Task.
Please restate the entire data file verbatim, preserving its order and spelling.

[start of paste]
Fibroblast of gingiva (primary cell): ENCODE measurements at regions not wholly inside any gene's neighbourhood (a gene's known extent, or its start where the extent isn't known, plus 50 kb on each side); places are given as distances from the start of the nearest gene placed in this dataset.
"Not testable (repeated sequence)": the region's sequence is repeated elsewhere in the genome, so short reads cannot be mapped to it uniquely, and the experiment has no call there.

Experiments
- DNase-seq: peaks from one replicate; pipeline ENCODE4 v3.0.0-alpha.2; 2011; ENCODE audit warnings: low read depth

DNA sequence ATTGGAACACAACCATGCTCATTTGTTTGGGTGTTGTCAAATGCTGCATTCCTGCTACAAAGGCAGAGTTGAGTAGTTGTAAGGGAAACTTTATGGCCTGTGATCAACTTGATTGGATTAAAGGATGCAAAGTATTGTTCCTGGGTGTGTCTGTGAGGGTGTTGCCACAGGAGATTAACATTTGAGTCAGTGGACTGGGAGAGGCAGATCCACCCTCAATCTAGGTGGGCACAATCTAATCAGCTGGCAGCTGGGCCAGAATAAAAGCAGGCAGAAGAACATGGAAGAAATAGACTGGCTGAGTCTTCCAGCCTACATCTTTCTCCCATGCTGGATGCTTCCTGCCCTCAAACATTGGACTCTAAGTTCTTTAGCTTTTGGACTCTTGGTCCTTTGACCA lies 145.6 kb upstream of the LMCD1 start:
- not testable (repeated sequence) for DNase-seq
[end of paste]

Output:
Fibroblast of gingiva (primary cell): ENCODE measurements at regions not wholly inside any gene's neighbourhood (a gene's known extent, or its start where the extent isn't known, plus 50 kb on each side); places are given as distances from the start of the nearest gene placed in this dataset.
"Not testable (repeated sequence)": the region's sequence is repeated elsewhere in the genome, so short reads cannot be mapped to it uniquely, and the experiment has no call there.

Experiments
- DNase-seq: peaks from one replicate; pipeline ENCODE4 v3.0.0-alpha.2; 2011; ENCODE audit warnings: low read depth

DNA sequence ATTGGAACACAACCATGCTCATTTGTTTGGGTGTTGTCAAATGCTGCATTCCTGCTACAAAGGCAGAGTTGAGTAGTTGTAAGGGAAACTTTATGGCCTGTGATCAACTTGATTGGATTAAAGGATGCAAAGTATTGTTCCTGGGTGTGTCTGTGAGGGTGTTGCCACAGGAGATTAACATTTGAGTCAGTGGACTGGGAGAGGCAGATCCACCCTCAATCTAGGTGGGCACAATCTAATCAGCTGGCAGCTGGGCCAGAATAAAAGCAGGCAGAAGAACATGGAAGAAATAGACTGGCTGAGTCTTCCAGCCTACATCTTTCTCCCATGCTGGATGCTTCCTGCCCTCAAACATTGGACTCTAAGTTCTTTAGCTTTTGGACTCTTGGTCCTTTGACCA lies 145.6 kb upstream of the LMCD1 start:
- not testable (repeated sequence) for DNase-seq